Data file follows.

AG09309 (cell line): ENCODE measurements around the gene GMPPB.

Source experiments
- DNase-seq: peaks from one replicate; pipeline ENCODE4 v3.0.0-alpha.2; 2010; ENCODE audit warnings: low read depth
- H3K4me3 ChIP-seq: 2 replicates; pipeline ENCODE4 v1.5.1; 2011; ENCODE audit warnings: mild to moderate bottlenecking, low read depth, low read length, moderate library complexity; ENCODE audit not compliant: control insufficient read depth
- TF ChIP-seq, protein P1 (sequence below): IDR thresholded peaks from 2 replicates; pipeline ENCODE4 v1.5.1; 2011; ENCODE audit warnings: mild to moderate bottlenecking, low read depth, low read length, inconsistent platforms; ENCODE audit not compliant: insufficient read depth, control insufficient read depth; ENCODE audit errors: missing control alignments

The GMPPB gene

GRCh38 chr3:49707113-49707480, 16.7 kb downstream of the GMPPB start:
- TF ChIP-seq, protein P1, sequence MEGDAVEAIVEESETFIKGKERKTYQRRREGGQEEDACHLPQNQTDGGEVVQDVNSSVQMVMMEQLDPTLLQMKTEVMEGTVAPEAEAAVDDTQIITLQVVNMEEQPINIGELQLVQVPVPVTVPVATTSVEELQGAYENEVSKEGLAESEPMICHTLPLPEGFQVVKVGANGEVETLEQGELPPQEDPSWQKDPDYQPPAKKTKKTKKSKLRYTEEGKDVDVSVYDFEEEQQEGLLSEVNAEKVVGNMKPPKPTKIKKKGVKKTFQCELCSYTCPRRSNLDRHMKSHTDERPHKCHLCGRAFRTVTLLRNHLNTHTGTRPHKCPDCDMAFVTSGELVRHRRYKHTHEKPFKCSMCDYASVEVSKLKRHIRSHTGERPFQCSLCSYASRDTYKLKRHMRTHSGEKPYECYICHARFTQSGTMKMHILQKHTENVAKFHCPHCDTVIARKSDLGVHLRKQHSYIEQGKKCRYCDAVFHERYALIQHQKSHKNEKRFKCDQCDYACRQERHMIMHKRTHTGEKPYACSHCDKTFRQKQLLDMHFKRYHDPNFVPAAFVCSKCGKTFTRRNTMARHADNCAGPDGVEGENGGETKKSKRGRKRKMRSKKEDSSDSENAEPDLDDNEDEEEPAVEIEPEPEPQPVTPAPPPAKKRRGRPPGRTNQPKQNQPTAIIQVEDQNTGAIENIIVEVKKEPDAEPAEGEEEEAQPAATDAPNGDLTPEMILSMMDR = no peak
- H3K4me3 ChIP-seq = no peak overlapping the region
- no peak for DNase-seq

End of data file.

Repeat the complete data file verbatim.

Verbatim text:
AG09309 (cell line): ENCODE measurements around the gene GMPPB.

Source experiments
- DNase-seq: peaks from one replicate; pipeline ENCODE4 v3.0.0-alpha.2; 2010; ENCODE audit warnings: low read depth
- H3K4me3 ChIP-seq: 2 replicates; pipeline ENCODE4 v1.5.1; 2011; ENCODE audit warnings: mild to moderate bottlenecking, low read depth, low read length, moderate library complexity; ENCODE audit not compliant: control insufficient read depth
- TF ChIP-seq, protein P1 (sequence below): IDR thresholded peaks from 2 replicates; pipeline ENCODE4 v1.5.1; 2011; ENCODE audit warnings: mild to moderate bottlenecking, low read depth, low read length, inconsistent platforms; ENCODE audit not compliant: insufficient read depth, control insufficient read depth; ENCODE audit errors: missing control alignments

The GMPPB gene

GRCh38 chr3:49707113-49707480, 16.7 kb downstream of the GMPPB start:
- TF ChIP-seq, protein P1, sequence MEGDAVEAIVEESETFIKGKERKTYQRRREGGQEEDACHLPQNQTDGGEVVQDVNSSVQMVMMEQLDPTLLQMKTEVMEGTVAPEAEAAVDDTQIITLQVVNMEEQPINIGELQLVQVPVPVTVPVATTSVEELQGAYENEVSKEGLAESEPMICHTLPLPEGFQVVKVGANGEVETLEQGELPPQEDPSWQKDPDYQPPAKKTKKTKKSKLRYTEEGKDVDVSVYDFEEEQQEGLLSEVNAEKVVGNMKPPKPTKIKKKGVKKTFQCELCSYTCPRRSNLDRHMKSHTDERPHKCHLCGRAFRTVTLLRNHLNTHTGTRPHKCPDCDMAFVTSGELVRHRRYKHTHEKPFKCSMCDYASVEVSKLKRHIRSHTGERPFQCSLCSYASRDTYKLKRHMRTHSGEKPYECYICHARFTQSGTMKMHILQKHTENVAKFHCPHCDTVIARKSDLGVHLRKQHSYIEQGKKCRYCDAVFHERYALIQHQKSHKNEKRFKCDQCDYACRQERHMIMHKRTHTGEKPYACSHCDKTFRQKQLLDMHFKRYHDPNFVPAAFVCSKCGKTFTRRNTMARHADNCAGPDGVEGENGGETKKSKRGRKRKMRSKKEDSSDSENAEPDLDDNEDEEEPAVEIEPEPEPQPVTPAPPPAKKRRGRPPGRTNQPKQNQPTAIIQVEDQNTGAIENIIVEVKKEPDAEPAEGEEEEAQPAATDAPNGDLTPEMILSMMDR = no peak
- H3K4me3 ChIP-seq = no peak overlapping the region
- no peak for DNase-seq